Replacing tired old uPVC windows is seriously expensive, but the good news is you can paint them yourself. Work with what you've got and save your frames from landfill with our handy guide on how to paint uPVC windows for long-lasting results.
How to paint uPVC windows
Whether you have white or wood-effect plastic window frames, you can totally freshen them up – although you will need a steady hand (and some dry weather). If you've got wooden or aluminium frames, which, admittedly, are easier to paint, hop over to our general guide on how to paint windows.
You will need
- 2-inch brush
- Decorator's tap
- Exterior paint
- A steady hand
Painting uPVC windows – step-by-step
1. Clean the frames
First, clean the frames thoroughly. This is an important step so don't rush through it if you want a really smooth finish.
Remove any dust and cobwebs with a clean cloth, brush, or dry sponge. Then, use warm soapy water and a kitchen sponge to remove any grease and grime. Wipe dry with a soft cloth.
2. Tape it up
Apply masking tape or a high-quality decorator's tape onto the glass – such as Frog Tape, at Amazon – to prevent paint splatters. You can also cover glass and window furniture with newspaper for extra protection.
If you do get paint on the glass and don't manage to wipe it away while wet, just wet the glass with a window cleaner and remove the dried paint with a scraper (scraping dry glass can leave scratches).
3. Prime with an all-surface primer
After taping them up, you'll need to paint the window frames with an all-surface primer, such as the Zinsser 123 primer for all surfaces, at Amazon. 'Many paint manufacturers claim that you won't need a primer if you use their paint, comments painting and decorating expert Pat Gilham from MyJobQuote.
'But if you want an excellent sturdy, long-lasting finish, a primer makes sense. This is especially true for exterior uPVC, as a primer will ensure the paint withstands the elements,' the painting expert adds.
4. Paint the window frames
When the primer has dried (the Zinsser primer takes around 30 minutes), paint the frames with an exterior eggshell or gloss in a colour of your choice. The paint can be water-based or oil-based, but water-based is of course better for the planet.
Our paint ideas will help inspire you if you want to go for something bold but aren't sure what you want. Once the first coat of exterior paint has dried, apply a second coat.
The only major issue you might run into is if you're painting wood-effect uPVC windows white or a pale colour, as it may take more coats to stop the grain effect from showing through.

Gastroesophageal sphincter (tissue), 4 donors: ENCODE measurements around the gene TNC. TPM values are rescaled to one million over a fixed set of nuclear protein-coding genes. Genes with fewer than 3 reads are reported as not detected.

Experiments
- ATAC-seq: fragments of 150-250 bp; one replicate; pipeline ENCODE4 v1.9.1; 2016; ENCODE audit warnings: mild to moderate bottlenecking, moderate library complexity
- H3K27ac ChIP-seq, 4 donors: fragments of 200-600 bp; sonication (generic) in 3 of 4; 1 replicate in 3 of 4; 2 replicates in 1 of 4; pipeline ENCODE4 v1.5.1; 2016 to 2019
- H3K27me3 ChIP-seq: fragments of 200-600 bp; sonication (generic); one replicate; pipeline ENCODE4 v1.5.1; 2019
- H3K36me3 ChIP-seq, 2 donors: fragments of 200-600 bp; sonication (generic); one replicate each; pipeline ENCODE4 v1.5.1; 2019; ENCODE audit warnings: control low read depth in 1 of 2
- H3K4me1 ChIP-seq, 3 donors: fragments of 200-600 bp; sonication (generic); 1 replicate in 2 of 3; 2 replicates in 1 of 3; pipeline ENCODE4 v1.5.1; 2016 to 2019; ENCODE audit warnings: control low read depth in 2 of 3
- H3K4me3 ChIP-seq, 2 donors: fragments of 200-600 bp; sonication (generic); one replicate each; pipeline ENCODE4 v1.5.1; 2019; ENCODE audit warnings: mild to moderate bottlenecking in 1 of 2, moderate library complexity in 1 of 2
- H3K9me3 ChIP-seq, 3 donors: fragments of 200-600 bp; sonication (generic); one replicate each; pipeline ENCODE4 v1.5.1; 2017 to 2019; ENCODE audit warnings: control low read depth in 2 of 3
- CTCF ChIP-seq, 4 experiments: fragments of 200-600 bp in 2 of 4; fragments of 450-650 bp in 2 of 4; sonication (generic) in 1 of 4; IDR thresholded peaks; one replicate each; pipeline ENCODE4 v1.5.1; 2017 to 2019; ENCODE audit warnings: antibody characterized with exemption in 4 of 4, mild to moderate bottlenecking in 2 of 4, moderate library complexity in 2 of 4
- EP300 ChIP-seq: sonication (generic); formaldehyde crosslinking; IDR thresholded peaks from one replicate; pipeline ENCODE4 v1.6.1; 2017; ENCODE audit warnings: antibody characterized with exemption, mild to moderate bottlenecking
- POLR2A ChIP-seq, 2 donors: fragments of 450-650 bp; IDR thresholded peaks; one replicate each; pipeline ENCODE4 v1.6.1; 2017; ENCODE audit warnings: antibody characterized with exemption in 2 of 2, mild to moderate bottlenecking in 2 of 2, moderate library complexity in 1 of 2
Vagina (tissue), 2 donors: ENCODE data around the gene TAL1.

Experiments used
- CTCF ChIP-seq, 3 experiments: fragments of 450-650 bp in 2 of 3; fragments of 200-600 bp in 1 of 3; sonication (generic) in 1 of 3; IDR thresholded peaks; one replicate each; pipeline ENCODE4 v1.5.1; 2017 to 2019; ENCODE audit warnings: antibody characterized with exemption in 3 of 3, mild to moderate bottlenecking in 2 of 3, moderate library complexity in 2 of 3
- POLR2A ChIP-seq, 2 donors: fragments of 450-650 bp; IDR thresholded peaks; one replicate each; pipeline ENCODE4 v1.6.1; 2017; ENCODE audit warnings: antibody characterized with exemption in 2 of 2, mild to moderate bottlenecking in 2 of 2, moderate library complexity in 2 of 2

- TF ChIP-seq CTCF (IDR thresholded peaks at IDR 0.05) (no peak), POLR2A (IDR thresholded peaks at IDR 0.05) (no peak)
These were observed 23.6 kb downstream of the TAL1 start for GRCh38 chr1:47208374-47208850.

5. Remove the tape
Remove the tape before the paint is 100% dry for a crisp line. And there we have it! Banish the brown uPVC without spending thousands on replacement windows, and do your bit for the environment by saving your old frames from going to landfill.
What paint can I use on uPVC windows?
An exterior eggshell or gloss will be suitable for uPVC windows. For the inside, use interior paint rather than exterior paint.
Does painting uPVC windows last?
Your painted uPVC windows should last for years to come, as although they have to withstand the weather, they won't get bashed around like our front door might be. Plastic window frames will also expand and contract less than wooden frames will due to changes in temperature, so they should stay looking good for a while. Keep them looking their best by following our guide to how to clean windows.
'If done correctly, your painted uPVC windows should last at least five years,' says Ash Read at Living Cozy. Poor preparation will result in the paint having a short life span.
How do you prepare uPVC windows for painting?
Clean and dry your windows before applying primer to the window frames. Some experts recommends lightly sanding the uPVC before painting to create a key for the paint to adhere to, while others argue that this can damage the plastic, meaning the windows don't last as long.
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Millie Hurst was Senior Content Editor at Ideal Home from 2020-2022, and is now Section Editor at Homes & Gardens. Before stepping into the world of interiors, she worked as a Senior SEO Editor for News UK in both London and New York. You can usually find her looking up trending terms and finding real-life budget makeovers our readers love. Millie came up with the website's daily dupes article which gives readers ways to curate a stylish home for less.
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